The bricks James Lerk is sitting on are choked by climbing weeds, which are ever-so-slowly smothering more of these forgotten foundations.
Not all that long ago, in the grand scheme of things, these Bendigo ruins carried an air compressor used to drill into rock and are barely visible.
This mine belched out so much mullock that land in nearby King Street and Queen Street rose four feet.
Then, the Breen Street mine closed and the slow process of forgetting began.
Train passengers who now pass the site by metres could now be forgiven for not noticing one of the deepest mine shafts on the Bendigo gold fields.
Victoria is in the middle of a mining boom, with exploration licences being snapped up as companies harness modern technology to reexamine old ground.
Fosterville mine owners Kirkland Lake Gold's geosurveying helicopters have been spotted flying around Epsom and Huntly in recent months, Chalice Gold Mines is in the midst of a drilling exploration program west of Bendigo and Kalamazoo Resources this week revealed it hoped to expand searches south of Maldon.
The push to lock in exploration licences had been fueled by Kirkland Lake Gold "hitting the mother lode" at Fosterville, Kalamazoo Resources exploration manager Luke Mortimer said this week.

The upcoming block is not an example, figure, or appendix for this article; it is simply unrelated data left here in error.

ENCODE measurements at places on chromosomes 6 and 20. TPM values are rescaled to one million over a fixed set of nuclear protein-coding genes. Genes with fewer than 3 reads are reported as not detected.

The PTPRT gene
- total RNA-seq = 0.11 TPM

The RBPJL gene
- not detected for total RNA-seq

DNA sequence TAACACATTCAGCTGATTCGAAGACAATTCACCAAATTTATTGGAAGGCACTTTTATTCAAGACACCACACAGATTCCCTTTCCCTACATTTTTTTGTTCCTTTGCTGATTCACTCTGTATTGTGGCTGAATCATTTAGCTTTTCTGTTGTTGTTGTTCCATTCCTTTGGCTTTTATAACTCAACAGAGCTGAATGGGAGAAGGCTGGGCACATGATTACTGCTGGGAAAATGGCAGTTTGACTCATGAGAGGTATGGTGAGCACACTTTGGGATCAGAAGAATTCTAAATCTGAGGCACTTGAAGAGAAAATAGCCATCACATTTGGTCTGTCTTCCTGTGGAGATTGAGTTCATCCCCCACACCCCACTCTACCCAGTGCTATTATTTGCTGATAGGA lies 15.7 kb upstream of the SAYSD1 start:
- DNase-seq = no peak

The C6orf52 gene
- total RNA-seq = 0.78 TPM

Kirkland Lake Gold this year upped its estimates of the amount of gold under Fosterville to $5 billion and Mr Mortimer said it was now arguably one of the most valuable mines in the world.
Even as the new gold rush took off, Mr Lerk said many people did not appreciate the scale of mining in Bendigo's past.
About 6000 mine shafts were sunk on the Bendigo goldfield and many people live, work and travel past them every day. They just don't realise it.
They had lost a connection to mines earlier residents had forged.
"(That's particularly the case for) younger people," Mr Lerk said.
"They would not have known that there was an immense amount of mining activity here, and that that's the only reason the city came into being in the first place.
"I think a bit more could be made of our mining history, so people know its social consequences, it's economic impact and the devastation it could also cause as far as the landscape was concerned."
Nearly all of Bendigo's shafts were sunk along a band just 4km wide, which stretched 18km from the far side of Spring Gully out to Eaglehawk.
The Breen Street ruins are some of the more obvious remnants of mining activity, but others literally drop into the collective conscious every so often.
Properties had been known to sink in Bendigo.
"People would build a house in the 1930s or 40s. Later on they would find their driveway had disappeared or their backyard had fallen in," Mr Lerk said.
"They weren't aware there used to be a mine there."
The problem was not that shafts had not been well mapped.
"If, like here (at the Breen Street mine), the site has been obliterated you didn't know what you were building on," Mr Lerk said.
"Some mines were only covered over with timber, which would rot. So if dirt got over the top of that, with one thing or another, people would be unaware."
One opened up as recently as 2015 under an Ironbark bathroom, causing it to sink, and local historian John Kelly had collected newspaper clippings about others that had opened throughout the 20th century.